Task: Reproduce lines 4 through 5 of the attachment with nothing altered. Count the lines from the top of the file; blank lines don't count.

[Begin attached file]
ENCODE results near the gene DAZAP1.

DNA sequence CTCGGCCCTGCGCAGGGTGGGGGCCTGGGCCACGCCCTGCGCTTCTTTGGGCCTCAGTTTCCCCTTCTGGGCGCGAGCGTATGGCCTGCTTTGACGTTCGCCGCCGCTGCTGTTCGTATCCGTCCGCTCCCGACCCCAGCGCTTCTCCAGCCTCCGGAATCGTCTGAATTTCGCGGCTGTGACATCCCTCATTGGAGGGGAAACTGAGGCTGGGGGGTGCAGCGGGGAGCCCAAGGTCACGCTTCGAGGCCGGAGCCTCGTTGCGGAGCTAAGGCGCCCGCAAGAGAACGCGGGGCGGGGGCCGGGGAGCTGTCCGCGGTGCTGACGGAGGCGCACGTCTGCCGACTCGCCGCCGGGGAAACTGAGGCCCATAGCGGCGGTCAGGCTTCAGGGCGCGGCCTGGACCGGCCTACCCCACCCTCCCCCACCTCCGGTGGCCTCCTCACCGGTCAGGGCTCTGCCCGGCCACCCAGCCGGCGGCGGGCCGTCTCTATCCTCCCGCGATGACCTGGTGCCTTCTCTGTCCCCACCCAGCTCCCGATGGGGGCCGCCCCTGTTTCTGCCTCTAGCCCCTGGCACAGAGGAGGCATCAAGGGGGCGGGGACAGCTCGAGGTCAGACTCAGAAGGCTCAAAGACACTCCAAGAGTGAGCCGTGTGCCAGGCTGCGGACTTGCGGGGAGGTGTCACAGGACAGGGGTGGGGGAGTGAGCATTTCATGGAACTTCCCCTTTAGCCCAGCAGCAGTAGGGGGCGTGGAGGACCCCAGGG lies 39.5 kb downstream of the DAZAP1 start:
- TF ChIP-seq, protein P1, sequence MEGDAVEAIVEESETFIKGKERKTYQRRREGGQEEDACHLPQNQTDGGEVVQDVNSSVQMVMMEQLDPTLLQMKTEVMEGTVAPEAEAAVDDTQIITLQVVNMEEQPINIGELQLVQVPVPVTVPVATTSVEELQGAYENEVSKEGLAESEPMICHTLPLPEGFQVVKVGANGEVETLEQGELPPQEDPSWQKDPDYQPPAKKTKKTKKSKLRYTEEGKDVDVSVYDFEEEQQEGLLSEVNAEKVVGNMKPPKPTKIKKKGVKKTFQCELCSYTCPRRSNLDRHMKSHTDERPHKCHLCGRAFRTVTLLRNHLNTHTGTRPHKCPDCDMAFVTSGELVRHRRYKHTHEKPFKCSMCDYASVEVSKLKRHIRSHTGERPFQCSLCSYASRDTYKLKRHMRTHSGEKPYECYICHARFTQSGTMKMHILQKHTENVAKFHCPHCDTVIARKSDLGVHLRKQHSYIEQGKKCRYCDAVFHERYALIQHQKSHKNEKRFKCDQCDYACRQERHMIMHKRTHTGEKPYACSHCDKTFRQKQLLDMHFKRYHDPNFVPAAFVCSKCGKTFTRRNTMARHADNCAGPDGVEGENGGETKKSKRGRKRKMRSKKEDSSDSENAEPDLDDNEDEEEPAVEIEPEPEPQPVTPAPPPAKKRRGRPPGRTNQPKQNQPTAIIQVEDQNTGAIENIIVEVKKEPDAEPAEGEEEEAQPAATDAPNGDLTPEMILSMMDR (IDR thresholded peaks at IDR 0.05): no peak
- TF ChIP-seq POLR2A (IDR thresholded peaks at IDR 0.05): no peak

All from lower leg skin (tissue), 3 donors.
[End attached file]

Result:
- TF ChIP-seq POLR2A (IDR thresholded peaks at IDR 0.05): no peak

All from lower leg skin (tissue), 3 donors.